God’s Not Dead (The Movie) 6

For me, this is a must see!

Why this movie?

Alexis de Tocqueville once wrote:

“America is therefore one of the countries in the world where philosophy is least studied, and where the precepts of Descartes are best applied. Nor is this surprising. The Americans do not read the works of Descartes, because their social condition deters them from speculative studies; but they follow his maxims, because this very social condition naturally disposes their understanding to adopt them.” — Alexis de Tocqueville, Democracy in America

That may have been true in back in 1840, when de Tocqueville wrote it, and it may even still be true. I think it would be more true for 21st Century America if we substituted a another name for Descartes’.

Friedrich Nietzsche

Even if most of us cannot pronounce his name, believers or non-believers, we Americans — most of us anyway — validate Nietzsche’s philosophy the way we live our everyday lives.

What most people don’t realize, since they’ve only read three words of Nietzsche, is that Nietzsche berates Christians and Atheists equally for the exact same reason. The Christian — from Nietzsche’s perspective — either lives a morality of expediency out of fearful submission or to give him a sense of moral superiority, or else he simply claims that moral superiority without actually adhering to the code. It’s all superficial and hypocritical — again, the way he sees it. To some extent, he could be right, if we can find examples to back up his argument. Can we?

Nietzsche attacks the atheists of his time for jeering at the Christian, while clinging to the same morality. Do we find examples of this today? Have you ever asked an atheist how he can possibly justify his morality without God?

If you want to irritate an atheist, ask that question. Most of them won’t be stumped for an answer. They’ll jump right on your case for asking such a stupid question and prove to you that you don’t need God to justify morality. And I wonder… what exactly does that prove?

Nietzsche still scoffs at this attitude espoused by many atheists. You see, Nietzsche saw far ahead of his time. He saw the day when people would argue for euthanizing children, because we can, not because morality has anything to do with it.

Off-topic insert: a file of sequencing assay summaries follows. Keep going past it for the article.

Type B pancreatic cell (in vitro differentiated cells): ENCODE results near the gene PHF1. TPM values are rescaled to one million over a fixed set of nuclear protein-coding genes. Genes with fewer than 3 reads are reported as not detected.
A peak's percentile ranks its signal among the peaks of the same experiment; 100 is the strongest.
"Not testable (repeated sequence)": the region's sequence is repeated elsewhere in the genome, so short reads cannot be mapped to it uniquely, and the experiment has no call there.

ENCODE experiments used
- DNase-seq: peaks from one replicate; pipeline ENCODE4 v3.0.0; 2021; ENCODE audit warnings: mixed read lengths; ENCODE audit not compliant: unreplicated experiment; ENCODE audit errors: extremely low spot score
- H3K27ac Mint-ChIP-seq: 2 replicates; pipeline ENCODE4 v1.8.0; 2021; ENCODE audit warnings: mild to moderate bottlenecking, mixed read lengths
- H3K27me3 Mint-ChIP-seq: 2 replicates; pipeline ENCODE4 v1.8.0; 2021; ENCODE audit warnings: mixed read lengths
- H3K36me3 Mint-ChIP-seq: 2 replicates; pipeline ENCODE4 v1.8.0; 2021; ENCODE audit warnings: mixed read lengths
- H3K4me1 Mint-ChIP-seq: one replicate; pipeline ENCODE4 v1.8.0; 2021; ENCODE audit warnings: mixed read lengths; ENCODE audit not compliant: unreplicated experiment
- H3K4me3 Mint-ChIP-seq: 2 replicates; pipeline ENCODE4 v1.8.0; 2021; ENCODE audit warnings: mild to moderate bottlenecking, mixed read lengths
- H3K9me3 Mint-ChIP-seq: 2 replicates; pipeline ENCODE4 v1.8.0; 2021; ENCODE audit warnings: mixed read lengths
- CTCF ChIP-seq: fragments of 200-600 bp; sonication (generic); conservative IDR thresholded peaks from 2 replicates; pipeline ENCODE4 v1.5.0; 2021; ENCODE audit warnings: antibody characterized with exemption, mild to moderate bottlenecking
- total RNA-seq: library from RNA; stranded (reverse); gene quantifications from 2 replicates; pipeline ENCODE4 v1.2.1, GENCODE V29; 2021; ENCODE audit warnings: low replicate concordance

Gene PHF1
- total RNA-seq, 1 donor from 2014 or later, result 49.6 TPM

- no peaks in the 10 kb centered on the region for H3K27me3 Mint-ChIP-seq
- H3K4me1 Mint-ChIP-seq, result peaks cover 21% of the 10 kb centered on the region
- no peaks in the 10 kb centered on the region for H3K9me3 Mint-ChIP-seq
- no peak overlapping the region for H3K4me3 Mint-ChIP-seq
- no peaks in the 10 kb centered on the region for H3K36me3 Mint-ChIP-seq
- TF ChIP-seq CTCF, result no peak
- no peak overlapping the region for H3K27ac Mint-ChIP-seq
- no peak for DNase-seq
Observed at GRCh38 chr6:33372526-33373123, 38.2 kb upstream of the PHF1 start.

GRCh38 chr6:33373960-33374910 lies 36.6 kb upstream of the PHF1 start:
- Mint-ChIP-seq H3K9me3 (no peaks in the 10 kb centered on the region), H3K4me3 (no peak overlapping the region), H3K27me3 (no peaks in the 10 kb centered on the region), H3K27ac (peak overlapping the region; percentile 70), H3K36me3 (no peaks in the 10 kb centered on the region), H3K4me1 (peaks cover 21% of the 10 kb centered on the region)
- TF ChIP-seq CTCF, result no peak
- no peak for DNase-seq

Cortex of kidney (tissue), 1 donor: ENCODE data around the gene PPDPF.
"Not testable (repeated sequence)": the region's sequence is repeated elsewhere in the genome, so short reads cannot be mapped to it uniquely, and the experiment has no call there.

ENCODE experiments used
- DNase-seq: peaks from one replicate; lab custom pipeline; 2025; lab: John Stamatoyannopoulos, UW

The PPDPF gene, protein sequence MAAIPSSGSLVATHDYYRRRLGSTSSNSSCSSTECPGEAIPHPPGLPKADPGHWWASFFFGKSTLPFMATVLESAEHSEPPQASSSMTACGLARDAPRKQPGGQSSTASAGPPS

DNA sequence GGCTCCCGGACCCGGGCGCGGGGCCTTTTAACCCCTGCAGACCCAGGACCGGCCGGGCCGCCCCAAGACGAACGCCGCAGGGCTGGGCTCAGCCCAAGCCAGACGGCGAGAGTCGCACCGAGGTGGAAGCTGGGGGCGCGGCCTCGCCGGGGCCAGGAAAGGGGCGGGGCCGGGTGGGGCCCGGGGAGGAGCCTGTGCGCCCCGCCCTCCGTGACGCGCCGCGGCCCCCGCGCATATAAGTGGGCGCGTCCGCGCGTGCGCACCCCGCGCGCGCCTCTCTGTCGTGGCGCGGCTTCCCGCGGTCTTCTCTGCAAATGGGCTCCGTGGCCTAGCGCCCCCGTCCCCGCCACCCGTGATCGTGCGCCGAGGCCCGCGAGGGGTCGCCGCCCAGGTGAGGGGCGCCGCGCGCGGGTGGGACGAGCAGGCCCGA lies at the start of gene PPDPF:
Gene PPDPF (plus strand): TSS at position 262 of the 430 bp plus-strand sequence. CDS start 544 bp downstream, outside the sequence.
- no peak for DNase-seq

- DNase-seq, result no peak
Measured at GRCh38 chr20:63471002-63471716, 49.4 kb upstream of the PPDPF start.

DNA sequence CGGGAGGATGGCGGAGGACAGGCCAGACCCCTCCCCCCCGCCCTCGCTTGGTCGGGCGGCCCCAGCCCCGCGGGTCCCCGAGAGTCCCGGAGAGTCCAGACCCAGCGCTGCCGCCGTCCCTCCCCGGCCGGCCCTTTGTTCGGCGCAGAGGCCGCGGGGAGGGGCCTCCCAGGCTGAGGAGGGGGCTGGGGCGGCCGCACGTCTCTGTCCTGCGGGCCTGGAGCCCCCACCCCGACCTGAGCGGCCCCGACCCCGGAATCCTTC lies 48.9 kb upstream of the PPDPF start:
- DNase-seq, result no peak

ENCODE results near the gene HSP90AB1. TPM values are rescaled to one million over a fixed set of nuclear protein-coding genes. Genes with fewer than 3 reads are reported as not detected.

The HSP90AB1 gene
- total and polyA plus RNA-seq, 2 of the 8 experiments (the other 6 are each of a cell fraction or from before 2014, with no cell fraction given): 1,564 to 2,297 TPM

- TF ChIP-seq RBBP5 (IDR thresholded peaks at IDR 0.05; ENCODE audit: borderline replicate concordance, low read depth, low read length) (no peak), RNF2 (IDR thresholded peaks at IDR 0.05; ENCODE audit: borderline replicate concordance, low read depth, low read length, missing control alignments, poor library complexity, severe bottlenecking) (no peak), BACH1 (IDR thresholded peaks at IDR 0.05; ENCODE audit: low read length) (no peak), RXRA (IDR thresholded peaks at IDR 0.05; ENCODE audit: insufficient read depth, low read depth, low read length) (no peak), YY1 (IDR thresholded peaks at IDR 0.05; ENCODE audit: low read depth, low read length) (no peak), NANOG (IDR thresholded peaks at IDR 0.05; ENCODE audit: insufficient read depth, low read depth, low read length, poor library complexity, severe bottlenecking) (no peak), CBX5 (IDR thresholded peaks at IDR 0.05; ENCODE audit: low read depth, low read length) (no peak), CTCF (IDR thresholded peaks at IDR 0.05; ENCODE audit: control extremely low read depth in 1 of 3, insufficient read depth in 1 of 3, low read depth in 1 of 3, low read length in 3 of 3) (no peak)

Nietzsche saw a day when doctors and scientists would float the idea of testing the possibility of 3-parent embryos; and regulating groups like the FDA consenting to those tests, because maybe there could be some practical use for it. How do they justify it? What really is the need to justify it when it’s only a concern for science, not morality?

Nietzsche saw all of this: the moral inconsistencies of the many, which would ultimately allow the amoral, elite few to further the progress of mankind, the way they think it should be, according to their wisdom and science.

While the world grapples over moral relativism, nihilism fills the moral void. Nietzsche’s a rather sick puppy, isn’t he? Well, what he said… it’s happening.

That’s one reason why I want to see “God Is Not Dead.” (Not that Hollywood can give us an answer at this point).

I believe in God and I look to God for answers. This movie appears to lean in that direction. Sometimes a big screen production has a way of waking up the culture in a way it needs to be woken up. I’m not really expecting that much, but I am expecting it to focus on the types of challenges I mentioned here, raise interesting questions for believers and non-believers, and perhaps point in a direction where we can look for answers.

And it looks like it could be a very fun movie.


  1. I am glad to see films like this being made. I hope it is a big hit. I know I’d like to watch it, too, and look forward to seeing it in the local theatres–or at least on DVD.

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